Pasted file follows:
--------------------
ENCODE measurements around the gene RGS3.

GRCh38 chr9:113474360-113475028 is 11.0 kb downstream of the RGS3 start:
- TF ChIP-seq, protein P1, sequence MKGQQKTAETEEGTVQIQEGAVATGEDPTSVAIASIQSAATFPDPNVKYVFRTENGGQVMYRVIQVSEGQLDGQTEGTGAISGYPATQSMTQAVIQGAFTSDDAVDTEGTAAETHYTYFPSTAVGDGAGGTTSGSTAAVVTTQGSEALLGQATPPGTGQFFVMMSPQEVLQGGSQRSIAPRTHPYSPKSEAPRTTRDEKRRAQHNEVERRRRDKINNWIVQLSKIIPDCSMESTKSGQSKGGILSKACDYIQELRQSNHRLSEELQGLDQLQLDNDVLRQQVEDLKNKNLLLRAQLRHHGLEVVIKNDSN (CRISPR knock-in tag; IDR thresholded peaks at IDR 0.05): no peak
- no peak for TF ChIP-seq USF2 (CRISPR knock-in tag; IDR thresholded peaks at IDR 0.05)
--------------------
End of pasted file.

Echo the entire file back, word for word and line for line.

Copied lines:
ENCODE measurements around the gene RGS3.

GRCh38 chr9:113474360-113475028 is 11.0 kb downstream of the RGS3 start:
- TF ChIP-seq, protein P1, sequence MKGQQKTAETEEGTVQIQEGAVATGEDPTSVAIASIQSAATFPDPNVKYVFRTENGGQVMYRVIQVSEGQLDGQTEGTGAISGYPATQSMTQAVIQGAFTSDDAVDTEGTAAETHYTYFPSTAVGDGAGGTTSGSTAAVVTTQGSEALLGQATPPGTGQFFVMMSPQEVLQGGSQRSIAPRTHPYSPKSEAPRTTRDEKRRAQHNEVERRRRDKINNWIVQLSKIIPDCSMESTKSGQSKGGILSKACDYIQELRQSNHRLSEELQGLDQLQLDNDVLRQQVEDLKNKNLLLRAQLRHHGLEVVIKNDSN (CRISPR knock-in tag; IDR thresholded peaks at IDR 0.05): no peak
- no peak for TF ChIP-seq USF2 (CRISPR knock-in tag; IDR thresholded peaks at IDR 0.05)